Golden handcuffs are benefits provided by an employer to discourage an employee from leaving the company to take another job. Golden handcuffs have a bad connotation; it’s implied that they unhappily tie an employee to a job. But golden handcuffs may be a good strategy during this period of the Great Resignation and can be done in such a way that benefits both the employee and the company.
Develop a strategy that benefits both the employee and the company.
Golden handcuffs traditionally are viewed as monetary. But in today’s environment, intangibles can be a form of non-monetary compensation. Technically, they aren’t handcuffs because there are no strings attached to the intangibles. But they may be viewed as benefits which employees can’t/won’t live without. Employees surveyed often say they want these intangibles, which include:
- Recognition. A thank you (public or private), a promotion, or other means of recognition likely is appreciated. Recognition should be done by managers and encouraged by peers. According to survey by Bonusly, 65% of those polled believe they’d be likely to stay at a job with an unappreciative manager if their coworkers and peers still recognized their work.
- Favored work arrangements. This may be remote work for some or all of the time or flexible scheduling.
- Mentoring and career development. This is a valued benefit, especially by younger workers. This is especially true when the company pays some or all of the cost of an employee’s training or education; it’s a retention inducement.
Salary and benefits
With today’s current rate of inflation, wages and benefits need to keep pace so employees’ compensation packages don’t fall behind. For many small businesses operating on tight margins, this is easier said than done. It may require raising prices on goods or services to afford pay increases. It may also mean that owners forego pay or distributions to themselves in order to afford increases for their staff. But done via golden handcuffs in the form of a bonus under a nonqualified deferred compensation arrangement that employees can only earn by staying with the company help both the employees and the company. The employees receive the added comp after a set period (e.g., 2 years) and the company retains them, at least for this period.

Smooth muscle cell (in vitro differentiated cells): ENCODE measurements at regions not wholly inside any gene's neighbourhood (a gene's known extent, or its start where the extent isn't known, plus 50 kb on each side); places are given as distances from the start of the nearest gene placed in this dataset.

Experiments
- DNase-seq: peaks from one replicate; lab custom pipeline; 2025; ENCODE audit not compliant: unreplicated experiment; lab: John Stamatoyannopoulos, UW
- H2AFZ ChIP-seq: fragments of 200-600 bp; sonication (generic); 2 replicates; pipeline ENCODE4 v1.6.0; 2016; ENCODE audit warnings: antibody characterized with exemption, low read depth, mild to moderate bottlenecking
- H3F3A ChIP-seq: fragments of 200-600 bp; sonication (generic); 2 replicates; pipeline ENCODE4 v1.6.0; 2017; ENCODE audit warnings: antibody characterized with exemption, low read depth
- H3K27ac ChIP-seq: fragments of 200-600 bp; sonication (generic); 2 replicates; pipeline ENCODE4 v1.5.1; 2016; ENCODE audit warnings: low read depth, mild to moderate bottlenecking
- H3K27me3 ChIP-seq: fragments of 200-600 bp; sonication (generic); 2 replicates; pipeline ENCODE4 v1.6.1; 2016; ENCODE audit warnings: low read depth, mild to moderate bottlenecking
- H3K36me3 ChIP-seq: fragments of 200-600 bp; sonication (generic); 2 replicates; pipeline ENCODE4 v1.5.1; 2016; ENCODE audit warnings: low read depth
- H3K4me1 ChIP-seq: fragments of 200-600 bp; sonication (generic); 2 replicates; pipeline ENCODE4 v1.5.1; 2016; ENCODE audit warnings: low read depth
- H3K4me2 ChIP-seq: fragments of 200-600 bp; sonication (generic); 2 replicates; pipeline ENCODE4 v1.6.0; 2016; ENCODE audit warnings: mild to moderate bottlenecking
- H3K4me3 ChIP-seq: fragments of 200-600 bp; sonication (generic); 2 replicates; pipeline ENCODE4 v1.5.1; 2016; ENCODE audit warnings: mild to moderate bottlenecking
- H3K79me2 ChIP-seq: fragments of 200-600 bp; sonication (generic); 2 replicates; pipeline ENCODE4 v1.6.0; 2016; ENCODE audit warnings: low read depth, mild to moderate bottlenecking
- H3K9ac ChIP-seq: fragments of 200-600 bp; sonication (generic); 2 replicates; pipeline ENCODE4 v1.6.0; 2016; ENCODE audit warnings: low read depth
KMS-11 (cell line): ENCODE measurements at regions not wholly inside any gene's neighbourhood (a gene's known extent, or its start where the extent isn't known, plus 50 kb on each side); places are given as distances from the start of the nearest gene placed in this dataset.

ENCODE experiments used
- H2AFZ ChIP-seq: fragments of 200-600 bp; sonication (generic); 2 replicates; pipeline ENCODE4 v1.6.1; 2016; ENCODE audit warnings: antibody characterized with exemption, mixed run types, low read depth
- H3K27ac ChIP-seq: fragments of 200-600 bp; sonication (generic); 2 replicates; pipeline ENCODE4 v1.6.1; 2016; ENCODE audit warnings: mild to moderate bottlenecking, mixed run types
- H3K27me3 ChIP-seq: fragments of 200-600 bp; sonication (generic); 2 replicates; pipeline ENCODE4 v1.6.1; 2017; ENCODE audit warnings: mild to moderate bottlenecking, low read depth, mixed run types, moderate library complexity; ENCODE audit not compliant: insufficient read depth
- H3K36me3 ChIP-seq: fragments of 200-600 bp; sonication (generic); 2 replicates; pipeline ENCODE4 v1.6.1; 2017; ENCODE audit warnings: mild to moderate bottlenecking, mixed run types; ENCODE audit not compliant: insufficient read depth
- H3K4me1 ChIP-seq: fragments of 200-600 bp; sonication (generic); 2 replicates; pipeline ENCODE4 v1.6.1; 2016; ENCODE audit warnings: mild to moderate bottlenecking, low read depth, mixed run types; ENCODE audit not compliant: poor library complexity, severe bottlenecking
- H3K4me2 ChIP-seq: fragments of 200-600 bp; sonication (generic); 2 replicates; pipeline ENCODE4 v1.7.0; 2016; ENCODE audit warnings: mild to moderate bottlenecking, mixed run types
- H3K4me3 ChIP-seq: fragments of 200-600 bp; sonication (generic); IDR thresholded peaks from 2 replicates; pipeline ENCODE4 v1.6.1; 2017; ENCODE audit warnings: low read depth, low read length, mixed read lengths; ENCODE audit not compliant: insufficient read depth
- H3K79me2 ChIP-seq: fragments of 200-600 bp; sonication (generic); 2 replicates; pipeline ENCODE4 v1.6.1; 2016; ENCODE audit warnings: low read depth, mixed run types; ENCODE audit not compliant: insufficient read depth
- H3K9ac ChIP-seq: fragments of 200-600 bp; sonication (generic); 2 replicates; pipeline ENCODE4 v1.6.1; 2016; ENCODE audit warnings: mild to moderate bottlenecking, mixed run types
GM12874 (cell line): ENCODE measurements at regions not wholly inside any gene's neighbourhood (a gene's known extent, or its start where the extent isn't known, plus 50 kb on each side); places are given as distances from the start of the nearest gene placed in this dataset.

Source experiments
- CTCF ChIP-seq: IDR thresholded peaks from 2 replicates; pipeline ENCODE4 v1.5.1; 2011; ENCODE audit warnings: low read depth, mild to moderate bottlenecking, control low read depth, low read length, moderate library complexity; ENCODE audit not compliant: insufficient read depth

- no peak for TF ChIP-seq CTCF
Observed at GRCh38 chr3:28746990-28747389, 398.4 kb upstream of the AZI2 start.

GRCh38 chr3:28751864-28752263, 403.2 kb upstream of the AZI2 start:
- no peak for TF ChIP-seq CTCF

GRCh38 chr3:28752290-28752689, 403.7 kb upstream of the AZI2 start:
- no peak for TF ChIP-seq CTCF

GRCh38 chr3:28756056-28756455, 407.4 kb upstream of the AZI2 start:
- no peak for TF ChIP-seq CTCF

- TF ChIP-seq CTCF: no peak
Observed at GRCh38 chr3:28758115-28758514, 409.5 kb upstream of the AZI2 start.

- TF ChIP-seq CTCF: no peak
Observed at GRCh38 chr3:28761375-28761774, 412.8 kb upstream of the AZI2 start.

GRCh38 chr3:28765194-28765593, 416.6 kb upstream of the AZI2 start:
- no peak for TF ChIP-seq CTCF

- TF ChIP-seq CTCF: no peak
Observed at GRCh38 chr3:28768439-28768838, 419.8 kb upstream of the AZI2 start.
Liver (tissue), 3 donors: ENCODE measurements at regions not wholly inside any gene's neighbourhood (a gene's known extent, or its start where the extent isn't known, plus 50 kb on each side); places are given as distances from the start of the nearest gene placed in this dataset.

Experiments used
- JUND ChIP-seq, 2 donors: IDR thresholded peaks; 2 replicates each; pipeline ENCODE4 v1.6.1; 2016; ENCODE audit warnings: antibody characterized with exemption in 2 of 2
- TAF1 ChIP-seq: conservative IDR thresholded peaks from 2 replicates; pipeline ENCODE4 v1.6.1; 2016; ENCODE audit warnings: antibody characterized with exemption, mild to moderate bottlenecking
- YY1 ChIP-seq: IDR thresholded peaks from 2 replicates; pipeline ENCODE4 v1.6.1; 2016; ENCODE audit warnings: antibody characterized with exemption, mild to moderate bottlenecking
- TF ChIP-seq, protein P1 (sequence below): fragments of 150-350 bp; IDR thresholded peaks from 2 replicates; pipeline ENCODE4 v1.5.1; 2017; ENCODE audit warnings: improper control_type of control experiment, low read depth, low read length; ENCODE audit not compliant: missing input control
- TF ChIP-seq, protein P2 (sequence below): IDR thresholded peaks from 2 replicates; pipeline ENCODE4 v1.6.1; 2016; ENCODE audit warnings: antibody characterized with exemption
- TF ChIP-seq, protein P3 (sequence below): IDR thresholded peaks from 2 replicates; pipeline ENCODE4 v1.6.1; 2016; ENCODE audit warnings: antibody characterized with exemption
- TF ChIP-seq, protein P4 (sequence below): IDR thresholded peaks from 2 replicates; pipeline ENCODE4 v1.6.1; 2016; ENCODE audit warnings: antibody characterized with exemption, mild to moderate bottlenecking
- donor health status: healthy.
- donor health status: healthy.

Note to employers: Withholding and FICA taxes aren’t straightforward. Because there’s no initial payout to employees, there’s no income on the deferred comp and no income tax withholding. But FICA is due on the later of when the services are provided or there’s no substantial risk of forfeiture even though the funds haven’t been paid out. The IRS has an audit technique guide on Nonqualifed Deferred Compensation for its examiners explaining how this works that you may find helpful.
Even better than a thank you or an added paycheck is giving an ownership interest in the company to employees. Again, this can be arranged as a golden handcuff with vesting of that interest over a period of time. For example, stock appreciation rights may vest in installments over 3 to 4 years.
The type of interest granted depends on the company’s structure:
- Corporations: Stock options, stock appreciation rights (SARs), and full value awards (e.g., restricted stock, restricted stock units (RSUs), and performance stock units).
- Partnerships and limited liability companies: Profits interests.
As with deferred compensation, special payroll tax rules apply to equity-based incentives to employees and it can be complicated. For example, eligible corporations may issue stock to employees with a special deferral arrangement called a Sec. 83(i) election. Eligible corporations for this purpose are privately-held corporations that have a written plan under which not less than 80% of employees are granted stock options or RSUs. Qualified employees (i.e., those who are not excluded because they are at least 1% owners, highly compensated, CEO or CFO, or related to any of these) may elect to defer the inclusion of income otherwise taxable on the transfer of stock pursuant to the exercise of a stock option or settlement of a restricted stock unit for up to 5 years if a timely election is made and certain other events don’t intervene. Income tax withholding on the qualified stock subject a Sec. 83(i) election occurs at the end of the deferral period, but the employer must hold income tax in escrow during this deferral period and can’t deduct this compensation until it’s included in the employee’s gross income.
In today’s tight job market, golden handcuffs may be a matter of all of the above, or at least as much as you can do.
French Enlightenment author Voltaire said "Appreciation is a wonderful thing: It makes what is excellent in others belong to us as well.”
If done right, it can help to retain valued workers, especially if there are some golden handcuffs in the mix.